The growing list of corrupt Cuomo associates
The growing list of corrupt Cuomo associates
On Tuesday, Steve Pigeon, the one-time Democratic politician and long-time controversial New York power broker, pleaded guilty to channeling an illegal foreign donation to Gov. Andrew Cuomo’s 2014 campaign. Although the U.S. Department of Justice noted that the Cuomo campaign rejected the donation when it realized it came from a Canadian, Cuomo’s Republican opponent, Marc Molinaro, eagerly decried the “foreign money laundering scheme.”
This is only the latest in a string of recent legal proceedings against Cuomo former associates and allies. In late September, the governor’s former close aide Joseph Percoco, who Cuomo had likened to a brother, was sentenced to six years in prison for taking bribes.
On the same day, Cuomo ran an ad accusing Molinaro of corruption. Molinaro used Pigeon’s guilty plea as fodder to fire back, saying, “Andrew Cuomo spends his days pointing fingers at others while his own backyard is despicably dirty.”
Cuomo has not been accused of any wrongdoing in any cases involving his associates. At a news conference when the Percoco charges were first announced, then-U.S. Attorney Preet Bharara replied to a question about Cuomo by saying, “There are no allegations of any wrongdoing or misconduct by the governor anywhere in this complaint. That’s all I’m going to say.”
Here is a list of the cases that have brought down political figures with ties to Cuomo, in descending order of how close they come to the governor’s office.
Joseph Percoco began working for former Gov. Mario Cuomo when he was just 19. He was so close to the Cuomo family that during the younger Cuomo’s eulogy for his father in January 2015, he described Percoco as “my father’s third son, who I sometimes think he loved the most.” He joined Andrew Cuomo at the U.S. Department of Housing and Urban Development during the Clinton administration and he worked with him until 2015. He served as the executive deputy secretary to the governor between January 2012 and mid-2014, and again in 2015.
In March, Percoco was found guilty for selling his influence in the governor’s office when he accepted more than $315,000 in payments from Competitive Power Ventures and Cor Development in exchange for favoring their projects. As early as 2010, CPV treated Percoco to expensive meals and a Hamptons fishing trip. The bulk of the bribe came in the form of a job given to Percoco’s wife, Lisa, that required very minimal work. In exchange, Percoco agreed to use his influence to assist CPV in obtaining a contract with the state.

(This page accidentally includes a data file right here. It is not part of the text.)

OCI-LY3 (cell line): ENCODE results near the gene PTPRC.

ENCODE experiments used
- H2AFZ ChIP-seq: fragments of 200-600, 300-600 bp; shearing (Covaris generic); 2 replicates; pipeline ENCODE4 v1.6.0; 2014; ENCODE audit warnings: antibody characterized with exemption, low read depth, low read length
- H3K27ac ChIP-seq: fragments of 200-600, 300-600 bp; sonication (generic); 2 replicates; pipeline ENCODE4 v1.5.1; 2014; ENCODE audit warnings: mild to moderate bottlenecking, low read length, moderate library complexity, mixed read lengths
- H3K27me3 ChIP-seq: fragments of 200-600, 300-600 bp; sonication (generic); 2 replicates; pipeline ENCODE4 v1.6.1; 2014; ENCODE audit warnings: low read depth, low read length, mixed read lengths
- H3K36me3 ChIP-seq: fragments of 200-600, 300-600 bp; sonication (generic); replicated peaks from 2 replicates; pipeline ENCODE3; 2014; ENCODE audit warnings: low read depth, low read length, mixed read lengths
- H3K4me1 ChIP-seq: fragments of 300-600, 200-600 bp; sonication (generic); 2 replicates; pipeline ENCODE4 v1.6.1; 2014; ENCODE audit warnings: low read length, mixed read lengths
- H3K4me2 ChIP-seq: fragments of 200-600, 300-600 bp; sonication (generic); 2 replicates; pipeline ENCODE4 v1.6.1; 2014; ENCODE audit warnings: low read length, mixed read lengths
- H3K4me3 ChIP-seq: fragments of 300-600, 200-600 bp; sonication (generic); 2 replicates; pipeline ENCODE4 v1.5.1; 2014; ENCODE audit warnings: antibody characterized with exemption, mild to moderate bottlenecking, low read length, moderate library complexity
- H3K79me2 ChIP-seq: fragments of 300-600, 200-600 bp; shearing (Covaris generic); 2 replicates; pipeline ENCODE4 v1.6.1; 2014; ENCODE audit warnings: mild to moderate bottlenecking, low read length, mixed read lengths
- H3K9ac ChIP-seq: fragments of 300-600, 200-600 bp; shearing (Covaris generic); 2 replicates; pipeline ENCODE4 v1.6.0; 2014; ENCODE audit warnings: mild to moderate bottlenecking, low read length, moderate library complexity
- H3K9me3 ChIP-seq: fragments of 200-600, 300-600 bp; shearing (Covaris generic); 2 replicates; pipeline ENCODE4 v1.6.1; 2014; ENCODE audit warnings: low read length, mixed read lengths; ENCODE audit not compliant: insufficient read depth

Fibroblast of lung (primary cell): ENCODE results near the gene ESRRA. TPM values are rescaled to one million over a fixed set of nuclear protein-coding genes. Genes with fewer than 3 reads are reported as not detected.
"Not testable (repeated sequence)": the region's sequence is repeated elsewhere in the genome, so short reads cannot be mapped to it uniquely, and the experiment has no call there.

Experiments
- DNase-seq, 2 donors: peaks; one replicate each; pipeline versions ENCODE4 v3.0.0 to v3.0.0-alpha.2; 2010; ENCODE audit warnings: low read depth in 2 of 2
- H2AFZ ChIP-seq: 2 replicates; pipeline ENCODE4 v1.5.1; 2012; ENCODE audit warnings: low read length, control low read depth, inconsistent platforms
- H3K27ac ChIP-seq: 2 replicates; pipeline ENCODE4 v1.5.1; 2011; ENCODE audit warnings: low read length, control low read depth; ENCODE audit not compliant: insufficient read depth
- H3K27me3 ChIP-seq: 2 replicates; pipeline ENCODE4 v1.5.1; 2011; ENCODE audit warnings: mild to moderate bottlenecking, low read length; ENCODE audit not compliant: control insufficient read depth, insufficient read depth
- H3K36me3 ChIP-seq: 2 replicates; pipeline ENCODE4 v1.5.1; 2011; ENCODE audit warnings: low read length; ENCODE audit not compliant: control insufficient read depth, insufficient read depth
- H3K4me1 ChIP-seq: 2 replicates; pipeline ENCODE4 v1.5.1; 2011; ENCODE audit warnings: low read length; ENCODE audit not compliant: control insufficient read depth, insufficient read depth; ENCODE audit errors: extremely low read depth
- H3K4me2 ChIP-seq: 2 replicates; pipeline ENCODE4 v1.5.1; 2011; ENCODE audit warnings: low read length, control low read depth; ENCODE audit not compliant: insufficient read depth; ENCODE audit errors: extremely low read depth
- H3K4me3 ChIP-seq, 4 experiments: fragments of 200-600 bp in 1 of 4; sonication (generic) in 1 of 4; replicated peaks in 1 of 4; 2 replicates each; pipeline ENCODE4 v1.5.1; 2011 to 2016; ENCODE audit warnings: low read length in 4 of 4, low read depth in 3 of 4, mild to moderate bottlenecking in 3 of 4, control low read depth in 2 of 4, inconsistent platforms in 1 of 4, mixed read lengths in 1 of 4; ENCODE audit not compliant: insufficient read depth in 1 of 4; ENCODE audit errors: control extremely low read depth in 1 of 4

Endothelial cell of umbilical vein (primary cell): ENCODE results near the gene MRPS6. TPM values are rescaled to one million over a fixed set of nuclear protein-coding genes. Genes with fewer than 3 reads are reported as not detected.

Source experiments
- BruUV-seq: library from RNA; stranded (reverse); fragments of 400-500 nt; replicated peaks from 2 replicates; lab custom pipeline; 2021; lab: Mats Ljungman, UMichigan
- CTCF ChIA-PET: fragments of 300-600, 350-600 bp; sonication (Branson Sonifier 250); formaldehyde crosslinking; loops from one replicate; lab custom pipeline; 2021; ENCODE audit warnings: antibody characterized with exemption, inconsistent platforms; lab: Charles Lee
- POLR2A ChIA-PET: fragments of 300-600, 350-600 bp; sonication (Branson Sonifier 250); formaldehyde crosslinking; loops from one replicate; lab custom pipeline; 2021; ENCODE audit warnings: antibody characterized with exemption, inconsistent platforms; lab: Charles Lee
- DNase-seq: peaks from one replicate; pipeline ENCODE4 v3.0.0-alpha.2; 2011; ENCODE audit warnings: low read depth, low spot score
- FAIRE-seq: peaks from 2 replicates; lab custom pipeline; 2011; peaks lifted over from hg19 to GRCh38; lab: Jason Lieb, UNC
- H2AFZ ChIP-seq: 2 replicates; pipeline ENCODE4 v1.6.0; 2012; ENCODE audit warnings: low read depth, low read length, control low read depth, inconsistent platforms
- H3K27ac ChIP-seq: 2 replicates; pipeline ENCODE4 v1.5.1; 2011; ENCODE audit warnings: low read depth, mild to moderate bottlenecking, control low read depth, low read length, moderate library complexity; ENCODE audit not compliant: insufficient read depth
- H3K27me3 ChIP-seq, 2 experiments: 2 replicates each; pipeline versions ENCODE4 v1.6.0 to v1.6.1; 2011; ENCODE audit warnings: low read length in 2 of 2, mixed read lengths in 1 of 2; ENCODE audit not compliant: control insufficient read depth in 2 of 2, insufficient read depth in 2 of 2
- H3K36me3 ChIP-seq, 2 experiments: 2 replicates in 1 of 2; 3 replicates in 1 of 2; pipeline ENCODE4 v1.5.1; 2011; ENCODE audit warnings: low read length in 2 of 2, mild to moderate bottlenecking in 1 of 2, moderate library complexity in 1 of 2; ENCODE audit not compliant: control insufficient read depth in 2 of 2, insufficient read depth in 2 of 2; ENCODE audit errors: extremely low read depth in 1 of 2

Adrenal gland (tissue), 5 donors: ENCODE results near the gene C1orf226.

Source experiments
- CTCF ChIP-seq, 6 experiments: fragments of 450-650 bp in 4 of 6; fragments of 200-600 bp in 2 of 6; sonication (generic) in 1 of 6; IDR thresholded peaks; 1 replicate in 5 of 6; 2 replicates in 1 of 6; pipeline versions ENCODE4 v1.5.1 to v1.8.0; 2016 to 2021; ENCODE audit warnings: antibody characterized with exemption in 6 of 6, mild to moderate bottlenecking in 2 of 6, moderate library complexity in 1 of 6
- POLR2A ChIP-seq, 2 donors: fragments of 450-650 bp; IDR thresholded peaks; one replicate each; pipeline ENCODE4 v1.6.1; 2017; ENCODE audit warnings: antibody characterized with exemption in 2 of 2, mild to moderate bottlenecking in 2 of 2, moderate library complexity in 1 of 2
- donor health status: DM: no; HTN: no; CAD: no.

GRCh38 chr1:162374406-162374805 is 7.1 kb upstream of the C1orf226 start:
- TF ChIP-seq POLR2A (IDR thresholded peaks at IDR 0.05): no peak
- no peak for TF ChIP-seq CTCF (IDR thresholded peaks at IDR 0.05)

When Percoco was sentenced in September to six years in prison, Manhattan Federal Judge Valerie Caproni said, “I hope this sentence will be heard in Albany."
“Joe Percoco is paying the price for violating the public trust,” Cuomo said at the time. “And it should serve as a warning to anyone who fails to uphold his or her oath as a public servant.”
Dr. Alain Kaloyeros, the former president of SUNY Polytechnic Institute, is credited with helping to foster a high-tech industry around Albany. This led Cuomo to tap Kaloyeros to run the Buffalo Billion project, the governor’s signature economic development project that initially aimed to invest $1 billion in the Buffalo-area economy. In July, Kaloyeros was found guilty of rigging the bidding process. Kaloyeros colluded with powerful New York lobbyist Todd Howe to funnel lucrative contracts to Cor and LPCiminelli, whose executives donated significantly to Cuomo’s campaign. Howe and Kaloyeros tailored requests for proposals to their corrupt patrons’ companies.